However, $\mu$ is not a constant by any means, and is unique to each researcher. Some researchers are afflicted (blessed?) with N.A.D.D and have a $\mu$ near 0. That is, all an increase in $m$ does is reduce $v$. The penalty they occur for context switching is marginal. On the other hand, some researchers firmly acknowledge the myth of multitasking and have coefficients of friction much closer to 1. As $m$ goes up, $v$ goes down, and they face penalties from the constant context switching. The impact of $\mu$ is dramatic, as shown below where $1/x-\mu x$ has been plotted for various $\mu$. It is important to realize what sort of $\mu$ you have and how that jives with the $m$ and $v$ preferences of your supervisor and teammates.

It should be obvious that the thesis we started with, that a researcher has a constant momentum, is flawed. The proper thesis should be that a researcher has a constant intrinsic momentum. The instrinsic momentum ($p_i=k$) is different than the research momentum $(p_r=p_i+\int\sum F_{ext}=mv)$. Environmental forces directly impact research momentum.

The right combination of external forces can boost research momentum. Ergonomic work spaces, private offices, having the resources you need on hand, supportive teammates, are all ways to bump up an intrinsic momentum with external forces. Having a leader with a vision who removes obstacles before the team hits them is another positive boost. On the other hand, a quality researcher could be ground to a halt by a poor work environment. Copious amounts of red tape, coworkers who don't work (and an interesting rebuke) are all ways to rapidly pull down research momentum. An environment chock-full of negative external forces will rapidly turn into the dead sea and take on a momentum of its own. An interesting edge case for this "law" is the 10x engineer. Intrinsic momentum curves for a 0.5x, 1x, and 10x engineer are plotted above. By the virtue of $p=mv$ a 10x engineer will always make 10x the progress of a 1x engineer if they're working on the same number of problems, regardless of the number. An intriguing question arises: can a 10x engineer turn into a 1x engineer in a poor environment? A better way to phrase the question: can a 10x engineer with a relatively high $\mu$ be turned into a 1x engineer through overload? As usual, we turn to plots; the plot from above has been amended with 10x and 1x curves where $\mu=0.1$ has been applied. Immediately it is obvious that a 1x engineer with negative external forces can be reduced to the level of a 0.5x engineer with neutral forces at $m=2$. Another detail that standouts is that the 10x engineer only performs at a 1x level after they are working on nine different projects. Something about the 10x engineer allows them to persevere and still progress faster than a 1x, even in a negative environment. Another interesting phenomena is that the 10x and 1x engineer suffer the same percentage reduction in speed when the number of problems is changed from two to four. However, in absolute terms, the difference is much more dramatic. The 10x engineer takes a -2.5 progress hit, ten times larger than the 1x engineer (-0.25)! By going from two to four projects, a 10x engineer loses the productivity of two and a half 1x engineers!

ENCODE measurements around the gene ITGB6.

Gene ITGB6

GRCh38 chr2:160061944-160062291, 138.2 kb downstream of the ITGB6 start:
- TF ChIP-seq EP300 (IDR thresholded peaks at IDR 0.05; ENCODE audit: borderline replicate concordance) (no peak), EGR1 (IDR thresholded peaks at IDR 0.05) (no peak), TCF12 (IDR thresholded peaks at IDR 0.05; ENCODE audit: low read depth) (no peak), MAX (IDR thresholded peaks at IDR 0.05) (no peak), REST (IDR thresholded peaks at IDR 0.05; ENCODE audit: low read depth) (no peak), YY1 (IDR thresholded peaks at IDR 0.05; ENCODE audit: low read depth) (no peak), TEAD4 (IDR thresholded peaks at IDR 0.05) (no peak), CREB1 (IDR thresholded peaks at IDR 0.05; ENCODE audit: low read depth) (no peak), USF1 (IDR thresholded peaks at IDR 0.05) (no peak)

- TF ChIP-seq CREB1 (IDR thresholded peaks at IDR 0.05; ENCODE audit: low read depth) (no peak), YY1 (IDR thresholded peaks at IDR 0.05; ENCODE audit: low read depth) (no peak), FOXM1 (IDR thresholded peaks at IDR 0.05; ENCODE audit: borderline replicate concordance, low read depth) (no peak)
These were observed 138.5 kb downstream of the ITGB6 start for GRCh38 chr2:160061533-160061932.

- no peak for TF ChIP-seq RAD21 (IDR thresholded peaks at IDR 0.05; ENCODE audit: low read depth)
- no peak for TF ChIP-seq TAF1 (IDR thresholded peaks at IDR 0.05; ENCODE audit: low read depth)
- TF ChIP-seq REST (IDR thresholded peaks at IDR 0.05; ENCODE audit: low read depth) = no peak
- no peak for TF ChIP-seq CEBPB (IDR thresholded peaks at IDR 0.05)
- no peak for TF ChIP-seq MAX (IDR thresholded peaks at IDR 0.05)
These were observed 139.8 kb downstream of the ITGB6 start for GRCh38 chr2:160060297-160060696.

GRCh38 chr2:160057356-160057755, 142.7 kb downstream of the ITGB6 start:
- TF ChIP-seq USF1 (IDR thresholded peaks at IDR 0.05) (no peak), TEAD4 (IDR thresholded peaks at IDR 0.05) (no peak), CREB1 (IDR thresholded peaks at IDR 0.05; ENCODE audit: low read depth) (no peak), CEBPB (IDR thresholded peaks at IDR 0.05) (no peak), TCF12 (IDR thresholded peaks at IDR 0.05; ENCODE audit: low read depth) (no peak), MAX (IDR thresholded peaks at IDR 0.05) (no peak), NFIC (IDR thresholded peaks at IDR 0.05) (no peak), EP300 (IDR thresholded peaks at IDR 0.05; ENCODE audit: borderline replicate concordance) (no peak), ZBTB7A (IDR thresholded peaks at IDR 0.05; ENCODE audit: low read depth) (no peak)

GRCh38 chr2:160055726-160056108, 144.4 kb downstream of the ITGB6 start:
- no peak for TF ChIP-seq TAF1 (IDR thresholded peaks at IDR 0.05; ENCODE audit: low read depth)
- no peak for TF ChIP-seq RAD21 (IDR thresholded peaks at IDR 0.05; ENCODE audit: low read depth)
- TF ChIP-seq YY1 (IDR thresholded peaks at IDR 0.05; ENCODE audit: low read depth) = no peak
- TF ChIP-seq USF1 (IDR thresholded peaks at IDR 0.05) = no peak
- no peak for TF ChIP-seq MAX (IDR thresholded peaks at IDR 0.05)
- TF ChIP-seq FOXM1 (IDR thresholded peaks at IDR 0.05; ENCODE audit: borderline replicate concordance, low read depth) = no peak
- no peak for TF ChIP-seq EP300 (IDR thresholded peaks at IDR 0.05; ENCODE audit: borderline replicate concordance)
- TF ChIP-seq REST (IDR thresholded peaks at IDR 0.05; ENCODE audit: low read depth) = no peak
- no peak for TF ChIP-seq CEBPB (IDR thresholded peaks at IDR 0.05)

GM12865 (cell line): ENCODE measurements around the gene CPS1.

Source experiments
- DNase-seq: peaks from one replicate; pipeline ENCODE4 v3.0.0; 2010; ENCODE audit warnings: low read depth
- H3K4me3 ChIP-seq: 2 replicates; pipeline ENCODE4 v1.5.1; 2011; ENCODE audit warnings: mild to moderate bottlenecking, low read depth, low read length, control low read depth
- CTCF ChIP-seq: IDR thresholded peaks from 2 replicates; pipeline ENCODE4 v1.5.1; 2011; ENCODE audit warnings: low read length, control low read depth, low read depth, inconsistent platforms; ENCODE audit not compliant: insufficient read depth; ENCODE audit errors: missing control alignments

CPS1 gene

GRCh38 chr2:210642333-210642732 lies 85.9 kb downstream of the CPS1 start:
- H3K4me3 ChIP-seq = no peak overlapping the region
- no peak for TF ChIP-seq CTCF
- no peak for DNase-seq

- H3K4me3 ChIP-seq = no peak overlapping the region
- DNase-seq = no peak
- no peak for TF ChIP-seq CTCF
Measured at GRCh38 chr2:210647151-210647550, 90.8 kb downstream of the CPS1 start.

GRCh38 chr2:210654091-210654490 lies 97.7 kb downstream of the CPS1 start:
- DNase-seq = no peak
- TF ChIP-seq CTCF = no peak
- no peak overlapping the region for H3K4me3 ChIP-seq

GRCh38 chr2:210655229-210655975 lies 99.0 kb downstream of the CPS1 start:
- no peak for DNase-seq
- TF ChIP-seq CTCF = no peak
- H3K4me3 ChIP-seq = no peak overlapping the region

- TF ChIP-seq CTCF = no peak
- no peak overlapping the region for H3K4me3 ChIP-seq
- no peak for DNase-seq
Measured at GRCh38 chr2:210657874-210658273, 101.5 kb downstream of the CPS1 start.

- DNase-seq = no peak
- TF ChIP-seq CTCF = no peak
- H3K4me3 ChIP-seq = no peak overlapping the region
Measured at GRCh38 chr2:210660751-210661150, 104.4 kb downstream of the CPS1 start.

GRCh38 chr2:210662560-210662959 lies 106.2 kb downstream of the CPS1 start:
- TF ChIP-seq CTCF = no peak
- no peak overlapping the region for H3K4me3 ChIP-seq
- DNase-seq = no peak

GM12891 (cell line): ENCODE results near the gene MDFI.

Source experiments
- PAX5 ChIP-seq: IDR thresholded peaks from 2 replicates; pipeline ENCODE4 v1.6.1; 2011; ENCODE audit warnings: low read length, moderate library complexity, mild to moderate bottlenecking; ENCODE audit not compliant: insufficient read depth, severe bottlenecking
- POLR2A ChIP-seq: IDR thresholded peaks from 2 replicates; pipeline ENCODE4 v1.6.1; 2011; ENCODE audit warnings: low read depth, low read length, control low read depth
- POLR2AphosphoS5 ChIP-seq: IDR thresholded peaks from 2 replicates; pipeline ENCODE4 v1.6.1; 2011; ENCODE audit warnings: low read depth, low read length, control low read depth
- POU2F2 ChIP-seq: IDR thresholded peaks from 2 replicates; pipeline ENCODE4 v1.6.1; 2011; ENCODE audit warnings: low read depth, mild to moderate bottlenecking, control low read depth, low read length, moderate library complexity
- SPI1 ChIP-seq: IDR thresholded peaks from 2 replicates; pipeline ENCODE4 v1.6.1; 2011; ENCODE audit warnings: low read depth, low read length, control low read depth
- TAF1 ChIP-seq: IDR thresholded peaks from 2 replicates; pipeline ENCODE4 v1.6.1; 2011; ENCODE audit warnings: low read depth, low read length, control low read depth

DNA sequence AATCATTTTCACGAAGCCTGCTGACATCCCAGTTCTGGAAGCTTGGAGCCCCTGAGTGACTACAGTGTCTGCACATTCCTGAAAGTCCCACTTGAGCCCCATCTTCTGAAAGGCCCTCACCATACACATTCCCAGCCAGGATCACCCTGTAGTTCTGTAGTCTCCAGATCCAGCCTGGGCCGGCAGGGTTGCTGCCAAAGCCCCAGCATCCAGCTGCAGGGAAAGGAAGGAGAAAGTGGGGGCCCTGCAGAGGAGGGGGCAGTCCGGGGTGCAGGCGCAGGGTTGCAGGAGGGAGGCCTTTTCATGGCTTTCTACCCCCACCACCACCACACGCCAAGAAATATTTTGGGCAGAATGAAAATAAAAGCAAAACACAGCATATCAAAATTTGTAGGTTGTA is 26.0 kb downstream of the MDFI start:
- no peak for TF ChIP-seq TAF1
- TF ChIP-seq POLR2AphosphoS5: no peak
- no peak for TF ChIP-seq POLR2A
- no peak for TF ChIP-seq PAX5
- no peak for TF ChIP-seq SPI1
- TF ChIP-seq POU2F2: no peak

Again, this is all conjecture and written for fun. But maybe there's some truth to it. Who would've thought an off-handed hallway comment would have led to this much analysis?